photo by Chris Knight on
One week to go before our £1750 prize fund contest, Bath Short Story Award, 202
2 closes at midnight BST Monday 11th April.
For those last minute writers thinking of entering our 9th award, I’m going to stretch metaphor to its limits and ask you to get under the bonnet of your story.
Yes, if your story was a car, you need to undertake some maintenance before it sets off on its extensive journey via our BSSA readers and hopefully to a winning destination. Continue reading
In just TWO weeks we close – on Monday, April 11th. There’s still time to write a story from scratch, redraft, edit and do the final tweaks so, if you’re at the starting blocks and still searching for inspiration, look no further than Christopher Fielden. Over the years he’s provided many resources for writers and there are some excellent story starters here .Writing the first draft of a flash might feel like a 100 meter sprint, with a novel akin to a marathon. BSSA has a limit of 2,200 words so possibly a middle distance 800 meters with a few hurdles thrown in? But, whatever the length, the start of a race or the opening of a story is vital in grabbling attention and setting the pace for what’s to follow. Continue reading
Start before you’re ready. (Steven Pressfield)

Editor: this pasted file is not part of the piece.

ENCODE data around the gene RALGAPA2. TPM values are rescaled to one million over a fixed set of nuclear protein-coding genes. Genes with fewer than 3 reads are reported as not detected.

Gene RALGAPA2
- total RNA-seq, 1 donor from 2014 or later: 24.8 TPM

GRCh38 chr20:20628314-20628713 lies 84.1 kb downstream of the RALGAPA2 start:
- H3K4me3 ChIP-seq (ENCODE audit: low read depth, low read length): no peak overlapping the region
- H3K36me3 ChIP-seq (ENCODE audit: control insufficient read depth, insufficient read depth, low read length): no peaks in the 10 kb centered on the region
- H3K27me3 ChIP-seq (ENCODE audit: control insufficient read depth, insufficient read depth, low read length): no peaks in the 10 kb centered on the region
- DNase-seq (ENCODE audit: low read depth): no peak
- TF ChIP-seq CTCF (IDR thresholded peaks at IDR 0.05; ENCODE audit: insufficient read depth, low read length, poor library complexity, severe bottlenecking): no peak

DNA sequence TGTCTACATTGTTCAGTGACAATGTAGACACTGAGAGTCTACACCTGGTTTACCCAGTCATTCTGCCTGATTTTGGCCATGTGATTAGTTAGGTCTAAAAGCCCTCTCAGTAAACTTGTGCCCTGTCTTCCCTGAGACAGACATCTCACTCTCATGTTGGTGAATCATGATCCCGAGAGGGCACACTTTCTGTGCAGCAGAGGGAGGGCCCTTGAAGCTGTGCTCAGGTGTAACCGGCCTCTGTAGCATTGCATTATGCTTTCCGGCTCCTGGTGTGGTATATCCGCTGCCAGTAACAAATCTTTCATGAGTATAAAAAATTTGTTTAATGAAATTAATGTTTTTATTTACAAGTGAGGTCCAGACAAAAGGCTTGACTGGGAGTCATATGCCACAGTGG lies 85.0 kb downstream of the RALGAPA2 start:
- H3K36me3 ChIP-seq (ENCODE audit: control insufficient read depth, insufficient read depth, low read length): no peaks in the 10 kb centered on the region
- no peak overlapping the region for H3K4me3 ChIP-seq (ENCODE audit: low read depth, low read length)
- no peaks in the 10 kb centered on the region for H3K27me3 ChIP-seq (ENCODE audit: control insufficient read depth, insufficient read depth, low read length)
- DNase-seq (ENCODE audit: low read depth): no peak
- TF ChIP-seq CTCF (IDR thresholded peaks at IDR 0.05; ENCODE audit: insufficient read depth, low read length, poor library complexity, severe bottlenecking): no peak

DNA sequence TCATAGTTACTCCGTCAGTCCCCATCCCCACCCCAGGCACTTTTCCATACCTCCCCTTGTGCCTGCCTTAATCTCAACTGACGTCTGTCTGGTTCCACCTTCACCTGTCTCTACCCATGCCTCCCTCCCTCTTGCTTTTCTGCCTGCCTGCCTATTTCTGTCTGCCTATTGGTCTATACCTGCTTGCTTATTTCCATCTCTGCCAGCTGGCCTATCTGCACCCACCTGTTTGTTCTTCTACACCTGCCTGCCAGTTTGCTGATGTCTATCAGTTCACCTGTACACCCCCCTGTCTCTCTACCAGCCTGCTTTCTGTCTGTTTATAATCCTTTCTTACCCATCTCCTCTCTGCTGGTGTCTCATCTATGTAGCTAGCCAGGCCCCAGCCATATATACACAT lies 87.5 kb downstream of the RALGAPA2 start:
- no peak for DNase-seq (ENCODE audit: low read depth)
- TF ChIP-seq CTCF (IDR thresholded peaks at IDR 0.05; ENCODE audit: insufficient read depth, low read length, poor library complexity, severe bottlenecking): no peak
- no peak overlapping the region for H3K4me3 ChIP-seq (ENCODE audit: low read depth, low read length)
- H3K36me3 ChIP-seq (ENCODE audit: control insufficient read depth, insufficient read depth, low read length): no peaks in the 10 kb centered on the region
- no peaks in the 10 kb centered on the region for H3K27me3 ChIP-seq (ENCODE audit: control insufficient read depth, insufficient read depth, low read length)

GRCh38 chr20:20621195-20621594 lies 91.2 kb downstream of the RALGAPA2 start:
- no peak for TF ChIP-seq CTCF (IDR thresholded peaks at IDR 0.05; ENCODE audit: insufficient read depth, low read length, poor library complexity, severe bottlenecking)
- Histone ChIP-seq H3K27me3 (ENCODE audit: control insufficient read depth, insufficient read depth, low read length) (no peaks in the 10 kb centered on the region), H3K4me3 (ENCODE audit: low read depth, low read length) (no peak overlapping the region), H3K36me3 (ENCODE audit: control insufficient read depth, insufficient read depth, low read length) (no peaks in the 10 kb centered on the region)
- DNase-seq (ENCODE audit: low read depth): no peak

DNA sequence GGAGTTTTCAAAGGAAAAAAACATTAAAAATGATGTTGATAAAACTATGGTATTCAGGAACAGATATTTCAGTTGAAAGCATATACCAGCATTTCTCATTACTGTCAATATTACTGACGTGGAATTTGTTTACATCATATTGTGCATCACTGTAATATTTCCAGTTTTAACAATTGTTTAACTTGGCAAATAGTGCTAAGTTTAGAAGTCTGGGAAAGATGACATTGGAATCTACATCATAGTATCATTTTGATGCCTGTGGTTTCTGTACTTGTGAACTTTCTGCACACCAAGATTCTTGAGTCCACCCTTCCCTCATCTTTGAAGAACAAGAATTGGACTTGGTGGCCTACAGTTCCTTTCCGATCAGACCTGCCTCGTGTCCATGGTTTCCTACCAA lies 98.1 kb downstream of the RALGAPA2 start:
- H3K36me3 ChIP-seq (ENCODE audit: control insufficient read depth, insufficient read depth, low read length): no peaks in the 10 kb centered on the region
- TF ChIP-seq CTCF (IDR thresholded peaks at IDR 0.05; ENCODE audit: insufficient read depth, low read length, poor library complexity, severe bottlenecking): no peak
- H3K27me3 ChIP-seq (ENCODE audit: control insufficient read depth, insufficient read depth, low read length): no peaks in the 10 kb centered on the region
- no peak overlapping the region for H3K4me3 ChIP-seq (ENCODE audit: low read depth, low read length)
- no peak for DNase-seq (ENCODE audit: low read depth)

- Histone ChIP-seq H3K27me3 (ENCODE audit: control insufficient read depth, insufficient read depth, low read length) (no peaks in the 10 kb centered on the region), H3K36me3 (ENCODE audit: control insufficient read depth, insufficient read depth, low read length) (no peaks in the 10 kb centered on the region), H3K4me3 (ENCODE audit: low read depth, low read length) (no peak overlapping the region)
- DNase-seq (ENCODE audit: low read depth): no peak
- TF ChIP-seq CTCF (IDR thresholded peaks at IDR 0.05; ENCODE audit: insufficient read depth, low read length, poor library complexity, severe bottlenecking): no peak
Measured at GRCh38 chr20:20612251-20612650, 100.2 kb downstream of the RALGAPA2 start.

In terms of writing, I think this is excellent advice. Do you wait for the perfect time, or place, or circumstance, thinking that once all your ducks are in a row, THEN you will write the perfect story? I do, especially when my confidence is low and/or the world is overwhelming (ok, nearly all the time). So, if the neighbour’s dog is driving me crazy (he doesn’t, he’s lovely, but some days I can’t filter out the occasional barking) I blame that for the fact my writing feels rubbish and I didn’t meet my goals or start the story that’s in my head or finish the one I began a few weeks ago. And the more excuses I find, the less inclined I am to sit down and write. I go downhill fast, lose a day, a few days, a week or two. Oh no! I’m a failure, but how can I be expected to be a creative genius in these (insert your own bugbears) conditions? Sound familiar? If not, well done! If yes, read on 🙂 Continue reading